When clients come to see me with their kittens, puppies or even
newly adopted adult pets, the question will often come up, “Is pet health insurance really worth it?”. Many people in Canada are still unaware that pet health insurance even exists! In countries such as Sweden, having a pet without insurance is the exception to the rule, whereas here in Quebec it is extremely rare for me to have patients that are covered by health insurance.
With economic euthanasias* being common practice in North America, it would seem logical that more and more pet owners would start to look into and purchase health insurance for their pets. But they don’t and they aren’t, especially here. Veterinarians still have to make serious and significant decisions on the care of your pets based on peoples economic realities. Veterinary care has come a very long way the past 50 years. The result: our pets live longer and healthier lives on average. However people (and their pets) are often unable to take advantage of the care that is available for pets nowadays because they simply can’t afford it.
So is it worth it? I answer this question with a question:
“If your dog (or cat) were to be in an accident and you needed to spend upwards of $3000 to fix his broken leg, would you be able to come up with this money or would it be impossible?” Would you have to make a decision on the care of your pet, and in some case their life, based on your economic situation? If this is the case, you should absolutely consider pet health insurance. If you are able to squirrel away a savings account for the ‘pet health fund”, then that is also a good alternative to insurance. Believe me, as my husband knows, saving for a rainy day is NOT my forte! If I were not a vet, I would have insurance. In fact, I have seriously considered it. We are not immune to the cost of care for our pets. A few years ago, I spent $2500 for a procedure on my 15 year old cat (who happily lived another few years as a result) and we used to call our old dog the “$10 000 dog” for a reason… In fact, her accident (being hit by a car) when I was in vet school, is exactly why I never had an engagement ring. She was my engagement ring. Of course, for that I have NO regrets! Her life or a ring? No question in our minds.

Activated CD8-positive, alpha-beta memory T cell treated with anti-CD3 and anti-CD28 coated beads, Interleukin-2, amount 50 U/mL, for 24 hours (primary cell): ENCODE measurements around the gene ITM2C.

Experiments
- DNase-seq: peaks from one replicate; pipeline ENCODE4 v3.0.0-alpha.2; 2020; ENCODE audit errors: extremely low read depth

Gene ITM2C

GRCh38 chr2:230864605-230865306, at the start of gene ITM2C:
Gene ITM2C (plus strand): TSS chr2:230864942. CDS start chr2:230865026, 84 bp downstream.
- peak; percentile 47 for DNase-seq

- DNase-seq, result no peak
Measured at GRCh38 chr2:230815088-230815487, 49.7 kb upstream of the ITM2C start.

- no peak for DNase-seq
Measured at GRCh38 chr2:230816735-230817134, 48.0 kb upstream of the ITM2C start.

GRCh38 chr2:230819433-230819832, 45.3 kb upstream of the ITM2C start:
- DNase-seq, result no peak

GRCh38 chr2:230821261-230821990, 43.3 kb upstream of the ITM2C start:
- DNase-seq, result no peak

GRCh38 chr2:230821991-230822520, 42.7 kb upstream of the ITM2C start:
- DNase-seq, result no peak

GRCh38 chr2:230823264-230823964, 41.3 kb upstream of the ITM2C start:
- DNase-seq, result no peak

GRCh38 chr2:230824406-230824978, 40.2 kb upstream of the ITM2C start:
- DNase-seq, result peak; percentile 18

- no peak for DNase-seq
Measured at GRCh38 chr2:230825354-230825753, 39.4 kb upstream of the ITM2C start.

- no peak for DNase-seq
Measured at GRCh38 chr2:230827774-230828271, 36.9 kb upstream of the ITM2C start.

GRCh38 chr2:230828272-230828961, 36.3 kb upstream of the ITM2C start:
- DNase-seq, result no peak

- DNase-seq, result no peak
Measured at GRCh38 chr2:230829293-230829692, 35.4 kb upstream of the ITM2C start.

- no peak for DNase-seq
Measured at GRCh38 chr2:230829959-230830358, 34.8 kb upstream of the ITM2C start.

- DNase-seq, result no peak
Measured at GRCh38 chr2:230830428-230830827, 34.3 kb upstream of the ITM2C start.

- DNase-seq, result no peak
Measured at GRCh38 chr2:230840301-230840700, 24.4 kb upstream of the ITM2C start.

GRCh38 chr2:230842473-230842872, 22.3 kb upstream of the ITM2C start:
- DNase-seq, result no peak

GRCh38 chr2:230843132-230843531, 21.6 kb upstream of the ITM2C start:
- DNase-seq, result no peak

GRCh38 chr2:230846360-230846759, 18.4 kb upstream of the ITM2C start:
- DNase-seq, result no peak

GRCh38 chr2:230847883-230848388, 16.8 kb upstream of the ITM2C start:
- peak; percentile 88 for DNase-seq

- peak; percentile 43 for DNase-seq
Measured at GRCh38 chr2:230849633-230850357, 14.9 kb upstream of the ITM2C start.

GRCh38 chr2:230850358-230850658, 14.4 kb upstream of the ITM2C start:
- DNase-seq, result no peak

Pet health insurance does not have to only be for the emergencies. Depending on your plan, it may cover everything from a mild ear infection to a major orthopaedic surgery for a torn ligament. In Canada we have approximately 8 pet health insurance companies you can choose from.
Some things to think about and questions to ask when you are investigating pet health insurance:
- Consider getting health insurance before your pet gets sick (young and healthy!). Insurance companies are unlikely to cover pre-existing conditions.
- Think about what you want. Are you looking only to cover the unlikely emergency (accidents) or do you want to have help when there are more chronic diseases such as skin allergies or arthritis?
- Ask questions about premiums and deductibles. Are they adjustable? Do they meet your financial needs? Can you afford the deductible? Will they change your premium or deductible without notice or reason? Will they change your coverage after paying out a large amount?
- Most but not all companies will have a maximum coverage per year per condition (or accident) This is important to know and prepare for.
- What is your budget? Monthly cost of pet health insurance will run anywhere from $20-100/month. Not too bad!
This is definitely an emerging market in North America and with this comes competition! All the companies offer something slightly different. Don’t let this boggle you down. Your veterinarian and the veterinary clinic staff all have experience with pet health insurance companies and will be able to offer you advice. You can also go to http://petinsurancereview.com for a quick reference to pet health insurance in North America.
Like any insurance, you hope you never have to use it but BOY, are you happy to have it when you do need it!
*Economic euthanasia can be defined as a condition in which euthanasia is elected based primarily, principally, or to a large degree on the cost of veterinary medical care; a condition in which veterinary care is bypassed based on the anticipated cost of care, and the progression of illness leads to euthanasia; or a condition in which veterinary care is sought and minimal or no testing/treatment is elected based on the costs of care, resulting in eventual euthanasia.